There is no doubt, that chicken is the most popular meat to consume in Nigeria. It’s viewed as a cleaner, leaner protein than beef, and lots of people eat it while they are dieting or trying to get “healthy”. Did you know that over 8 million chickens are farmed for meat every year in this country? Eight million!
To meet this extreme demand for chicken, much of the industry breeds and feeds chickens in a way that maximizes their profits without adequately taking the welfare of the animals into account. Their practices are also wreaking havoc on our environment, which is putting us all at risk even if we don’t eat meat.
The truth about how most chickens are raised in this country will make your stomach turn! (Unfortunately, it’s nothing like the photo below).
How chickens are raised on factory farms:
- They don’t have room to move freely. The chickens are packed together so tightly that as they grow there isn’t enough room for them to walk. It’s considered “standard” to only allow ⅔ of a square foot of room per chicken, so they’ll pack 30,000 chickens in a 20,000 square foot shed!
- They don’t have access to natural light. Their entire 6-week lifespan is spent in a windowless shed where they can’t see any sunlight. The artificial lighting is kept on longer than daylight hours to keep the chickens awake so that they eat more and grow bigger faster.
- They sit in ammonia-ridden waste all day. Chicken sheds can contain all the feces from thousands of birds because the litter isn’t always changed between flocks, and when chickens sit in this waste their chests can become red and raw.
- They are routinely fed antibiotics. To prevent diseases in the super cramped and dirty quarters that they live in, and also to fatten them up on less food, chickens are often fed antibiotics in their daily feed. This makes them a breeding ground for superbugs that are spreading to humans, making antibiotics less effective when we need them. Thankfully many companies finally see the light and are stopping this practice, but we still have years to go.
- They have been bred to be gigantic. Fully grown chickens today can weigh 9kg, but the average chicken only weighed 4kg in the 1950’s. These unnaturally large chickens can barely walk or breathe while trying to support all this extra weight!
Is this the type of chicken you should be eating and feeding to your family?
Because I love animals so much, I am disgusted with these practices. That is why if I’m at a restaurant or somewhere that I don’t know how the chicken (or any meat for that matter) was raised, I won’t eat it.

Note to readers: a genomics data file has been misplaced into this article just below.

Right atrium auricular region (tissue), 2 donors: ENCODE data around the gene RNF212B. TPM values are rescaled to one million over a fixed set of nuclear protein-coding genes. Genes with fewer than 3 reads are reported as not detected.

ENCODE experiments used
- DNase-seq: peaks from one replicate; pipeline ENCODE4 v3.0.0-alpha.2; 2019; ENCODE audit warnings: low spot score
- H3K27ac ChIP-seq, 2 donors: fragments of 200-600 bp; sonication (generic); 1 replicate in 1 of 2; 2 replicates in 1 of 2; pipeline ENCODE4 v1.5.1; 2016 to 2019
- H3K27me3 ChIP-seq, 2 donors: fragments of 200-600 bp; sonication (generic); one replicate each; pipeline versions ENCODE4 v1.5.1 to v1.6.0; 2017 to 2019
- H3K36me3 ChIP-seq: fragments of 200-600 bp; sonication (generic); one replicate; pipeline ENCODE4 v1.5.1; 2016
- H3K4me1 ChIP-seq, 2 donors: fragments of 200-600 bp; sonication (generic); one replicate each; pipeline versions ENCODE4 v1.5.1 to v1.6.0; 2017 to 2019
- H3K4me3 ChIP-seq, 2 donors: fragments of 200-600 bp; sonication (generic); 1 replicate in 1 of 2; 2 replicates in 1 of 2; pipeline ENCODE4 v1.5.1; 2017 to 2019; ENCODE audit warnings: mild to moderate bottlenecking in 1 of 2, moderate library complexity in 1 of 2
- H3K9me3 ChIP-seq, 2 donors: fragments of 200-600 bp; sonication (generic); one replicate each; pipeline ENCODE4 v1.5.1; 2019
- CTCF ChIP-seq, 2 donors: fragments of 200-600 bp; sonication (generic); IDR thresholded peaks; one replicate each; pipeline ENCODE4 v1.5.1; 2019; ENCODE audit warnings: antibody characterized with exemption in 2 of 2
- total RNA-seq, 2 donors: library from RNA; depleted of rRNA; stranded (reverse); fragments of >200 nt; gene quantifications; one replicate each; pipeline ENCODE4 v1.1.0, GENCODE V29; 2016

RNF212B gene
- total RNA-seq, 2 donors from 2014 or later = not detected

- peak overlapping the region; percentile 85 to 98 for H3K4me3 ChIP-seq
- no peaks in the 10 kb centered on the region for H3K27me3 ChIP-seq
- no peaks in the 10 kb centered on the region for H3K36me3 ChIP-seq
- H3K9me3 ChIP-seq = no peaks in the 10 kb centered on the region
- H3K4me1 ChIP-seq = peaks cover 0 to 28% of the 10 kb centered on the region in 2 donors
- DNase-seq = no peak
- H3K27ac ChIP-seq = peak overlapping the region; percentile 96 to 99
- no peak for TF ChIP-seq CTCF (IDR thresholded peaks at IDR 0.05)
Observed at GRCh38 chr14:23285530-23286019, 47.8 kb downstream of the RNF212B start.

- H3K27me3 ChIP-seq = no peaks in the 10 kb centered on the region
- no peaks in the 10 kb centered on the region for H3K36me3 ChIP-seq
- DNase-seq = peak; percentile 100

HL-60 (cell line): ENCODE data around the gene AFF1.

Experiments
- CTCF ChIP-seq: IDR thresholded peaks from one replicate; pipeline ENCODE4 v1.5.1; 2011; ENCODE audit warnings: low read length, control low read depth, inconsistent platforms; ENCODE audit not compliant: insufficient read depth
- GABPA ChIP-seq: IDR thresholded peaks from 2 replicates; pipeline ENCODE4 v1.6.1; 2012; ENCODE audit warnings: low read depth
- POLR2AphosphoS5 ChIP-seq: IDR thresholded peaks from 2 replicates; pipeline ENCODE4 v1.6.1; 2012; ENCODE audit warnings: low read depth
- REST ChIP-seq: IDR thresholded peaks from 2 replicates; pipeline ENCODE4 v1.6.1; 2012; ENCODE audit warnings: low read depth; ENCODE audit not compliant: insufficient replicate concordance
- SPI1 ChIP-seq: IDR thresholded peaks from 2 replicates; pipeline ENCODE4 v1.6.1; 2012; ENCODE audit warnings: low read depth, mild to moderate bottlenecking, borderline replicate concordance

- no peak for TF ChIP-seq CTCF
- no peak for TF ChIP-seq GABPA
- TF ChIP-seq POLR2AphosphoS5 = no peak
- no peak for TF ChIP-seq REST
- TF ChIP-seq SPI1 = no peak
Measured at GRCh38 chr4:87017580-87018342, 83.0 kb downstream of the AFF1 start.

If you eat meat, it’s so important to think-twice about where you get it from. Of course it’s cheaper to buy whatever meat is on sale, but the only way these practices will change is when enough people refuse to buy factory farmed products.
It’s easy to get hoodwinked into buying factory farmed meat if you’re not careful.
Meat companies like to try to get you with pictures of happy farms and terms like “Natural”, “Humanely Raised”, and “Cage Free” on their packaging. Don’t fall for it!
Even chicken labeled as “Natural” or “Humanely Raised” have been caught red-handed raising their chickens on factory farms. The terms “Humanely Raised” and “Natural” are not properly regulated and don’t mean what they should, so don’t rely on shady marketing tactics that use these terms!
Another one that fools so many people is the term “No Added Hormones”. When you’re shopping for chicken (or any type of poultry), remember that growth hormones are already banned from poultry production. The same goes for “Cage Free” on chicken, because only chickens raised for eggs can be caged. So, all chicken meat has been raised without hormones and cage-free, and the use of those terms is completely meaningless and is used just to give you a warm and fuzzy feeling about their product.
Ideally, buy directly from your local farmers!
There is no better way to know what you are buying than to go to your local farms. You can connect online with farmers markets, subscription-based Community Supported Agriculture (CSAs), buying clubs and farms at:
• E-Biz Farms